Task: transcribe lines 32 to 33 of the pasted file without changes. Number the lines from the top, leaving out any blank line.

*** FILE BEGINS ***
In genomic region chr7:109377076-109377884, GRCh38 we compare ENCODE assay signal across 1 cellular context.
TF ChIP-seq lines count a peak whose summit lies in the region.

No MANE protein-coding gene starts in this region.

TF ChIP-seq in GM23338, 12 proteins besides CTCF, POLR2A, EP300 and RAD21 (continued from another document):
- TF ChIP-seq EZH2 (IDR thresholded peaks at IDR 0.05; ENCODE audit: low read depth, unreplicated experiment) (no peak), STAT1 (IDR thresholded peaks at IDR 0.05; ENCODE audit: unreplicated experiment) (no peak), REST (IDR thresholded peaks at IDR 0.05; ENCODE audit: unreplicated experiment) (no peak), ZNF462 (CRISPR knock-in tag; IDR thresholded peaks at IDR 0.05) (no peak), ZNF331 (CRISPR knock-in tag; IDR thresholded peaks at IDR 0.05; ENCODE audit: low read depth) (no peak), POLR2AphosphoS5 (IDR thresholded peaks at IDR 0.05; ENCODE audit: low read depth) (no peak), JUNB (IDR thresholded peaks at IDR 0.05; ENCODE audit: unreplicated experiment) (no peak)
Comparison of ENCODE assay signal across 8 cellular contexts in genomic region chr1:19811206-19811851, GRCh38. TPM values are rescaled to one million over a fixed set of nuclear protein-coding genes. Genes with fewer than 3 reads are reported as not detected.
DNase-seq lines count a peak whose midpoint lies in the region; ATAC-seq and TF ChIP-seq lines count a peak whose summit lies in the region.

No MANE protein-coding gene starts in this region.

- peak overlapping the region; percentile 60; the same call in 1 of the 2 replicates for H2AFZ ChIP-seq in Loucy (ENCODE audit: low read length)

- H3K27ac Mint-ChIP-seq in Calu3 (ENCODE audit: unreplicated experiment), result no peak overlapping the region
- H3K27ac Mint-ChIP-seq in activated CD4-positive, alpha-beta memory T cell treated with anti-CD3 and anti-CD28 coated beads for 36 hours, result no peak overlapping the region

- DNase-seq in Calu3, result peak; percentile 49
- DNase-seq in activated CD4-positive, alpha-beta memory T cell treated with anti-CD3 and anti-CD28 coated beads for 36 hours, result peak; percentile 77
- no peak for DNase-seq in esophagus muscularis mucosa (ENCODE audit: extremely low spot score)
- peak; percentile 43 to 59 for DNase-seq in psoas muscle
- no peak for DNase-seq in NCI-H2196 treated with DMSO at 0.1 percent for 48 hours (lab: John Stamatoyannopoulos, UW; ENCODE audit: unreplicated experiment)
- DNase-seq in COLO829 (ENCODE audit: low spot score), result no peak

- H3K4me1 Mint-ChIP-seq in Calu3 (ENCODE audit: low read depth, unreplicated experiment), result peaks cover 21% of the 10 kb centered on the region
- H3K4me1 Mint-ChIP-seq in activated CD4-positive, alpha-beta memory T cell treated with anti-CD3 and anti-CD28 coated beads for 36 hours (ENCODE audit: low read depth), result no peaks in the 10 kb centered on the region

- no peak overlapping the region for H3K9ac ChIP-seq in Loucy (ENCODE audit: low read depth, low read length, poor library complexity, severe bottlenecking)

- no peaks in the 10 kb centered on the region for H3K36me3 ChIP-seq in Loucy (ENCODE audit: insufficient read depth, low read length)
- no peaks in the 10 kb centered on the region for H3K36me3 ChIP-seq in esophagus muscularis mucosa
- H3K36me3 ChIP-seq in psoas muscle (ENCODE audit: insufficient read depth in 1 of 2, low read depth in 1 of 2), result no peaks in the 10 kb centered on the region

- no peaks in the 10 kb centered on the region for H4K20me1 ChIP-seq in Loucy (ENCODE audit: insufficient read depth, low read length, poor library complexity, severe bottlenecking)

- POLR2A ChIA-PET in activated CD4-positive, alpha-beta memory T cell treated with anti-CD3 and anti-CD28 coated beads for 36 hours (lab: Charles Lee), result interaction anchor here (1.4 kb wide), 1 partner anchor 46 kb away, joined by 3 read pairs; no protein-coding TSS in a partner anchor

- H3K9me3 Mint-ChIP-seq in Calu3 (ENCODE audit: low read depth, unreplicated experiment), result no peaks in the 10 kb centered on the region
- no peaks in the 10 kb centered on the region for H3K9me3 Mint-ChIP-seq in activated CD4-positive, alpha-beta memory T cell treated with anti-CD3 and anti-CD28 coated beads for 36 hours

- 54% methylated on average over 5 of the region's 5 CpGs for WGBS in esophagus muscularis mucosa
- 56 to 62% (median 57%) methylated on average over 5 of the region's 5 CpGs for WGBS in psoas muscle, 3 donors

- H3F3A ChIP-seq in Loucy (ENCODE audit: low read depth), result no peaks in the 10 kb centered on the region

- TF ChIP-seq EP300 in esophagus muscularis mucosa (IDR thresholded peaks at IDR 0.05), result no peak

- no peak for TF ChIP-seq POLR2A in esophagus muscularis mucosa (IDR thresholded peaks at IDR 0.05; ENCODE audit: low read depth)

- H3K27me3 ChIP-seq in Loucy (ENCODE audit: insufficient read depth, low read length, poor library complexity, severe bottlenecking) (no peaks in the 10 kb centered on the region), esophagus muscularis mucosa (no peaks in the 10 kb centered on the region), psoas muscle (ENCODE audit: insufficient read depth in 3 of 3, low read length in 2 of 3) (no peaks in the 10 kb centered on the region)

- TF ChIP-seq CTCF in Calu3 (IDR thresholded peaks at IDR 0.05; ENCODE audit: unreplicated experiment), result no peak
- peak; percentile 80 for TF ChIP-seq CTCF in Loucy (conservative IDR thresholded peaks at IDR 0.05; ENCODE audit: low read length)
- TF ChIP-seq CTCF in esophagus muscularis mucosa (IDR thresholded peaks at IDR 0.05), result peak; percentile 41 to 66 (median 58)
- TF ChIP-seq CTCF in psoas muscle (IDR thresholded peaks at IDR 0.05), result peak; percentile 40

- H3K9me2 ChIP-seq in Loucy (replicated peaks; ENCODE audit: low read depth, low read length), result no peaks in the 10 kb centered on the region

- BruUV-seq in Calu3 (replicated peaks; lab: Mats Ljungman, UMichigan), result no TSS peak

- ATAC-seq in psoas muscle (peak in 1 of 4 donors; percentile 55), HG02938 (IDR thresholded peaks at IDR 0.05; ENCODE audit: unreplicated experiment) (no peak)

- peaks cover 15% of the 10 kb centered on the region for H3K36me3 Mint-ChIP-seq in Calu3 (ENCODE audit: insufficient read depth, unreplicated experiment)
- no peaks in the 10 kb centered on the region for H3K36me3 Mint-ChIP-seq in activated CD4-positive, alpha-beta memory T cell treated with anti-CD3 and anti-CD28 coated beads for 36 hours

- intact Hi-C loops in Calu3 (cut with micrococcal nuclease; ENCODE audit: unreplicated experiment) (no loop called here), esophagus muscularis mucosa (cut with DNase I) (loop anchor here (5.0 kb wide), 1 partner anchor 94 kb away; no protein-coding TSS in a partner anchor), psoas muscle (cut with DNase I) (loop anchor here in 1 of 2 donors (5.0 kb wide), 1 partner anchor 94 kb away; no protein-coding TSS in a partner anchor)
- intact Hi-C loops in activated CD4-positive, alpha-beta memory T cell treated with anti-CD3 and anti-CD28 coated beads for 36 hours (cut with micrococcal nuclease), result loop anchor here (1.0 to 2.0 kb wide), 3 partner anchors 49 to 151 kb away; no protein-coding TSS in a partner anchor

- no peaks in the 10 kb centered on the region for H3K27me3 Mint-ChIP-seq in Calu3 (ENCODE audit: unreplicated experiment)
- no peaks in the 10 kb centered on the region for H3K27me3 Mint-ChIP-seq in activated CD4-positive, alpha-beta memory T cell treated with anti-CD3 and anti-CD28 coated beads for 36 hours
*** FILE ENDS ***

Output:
- no peak for TF ChIP-seq POLR2A in esophagus muscularis mucosa (IDR thresholded peaks at IDR 0.05; ENCODE audit: low read depth)

- H3K27me3 ChIP-seq in Loucy (ENCODE audit: insufficient read depth, low read length, poor library complexity, severe bottlenecking) (no peaks in the 10 kb centered on the region), esophagus muscularis mucosa (no peaks in the 10 kb centered on the region), psoas muscle (ENCODE audit: insufficient read depth in 3 of 3, low read length in 2 of 3) (no peaks in the 10 kb centered on the region)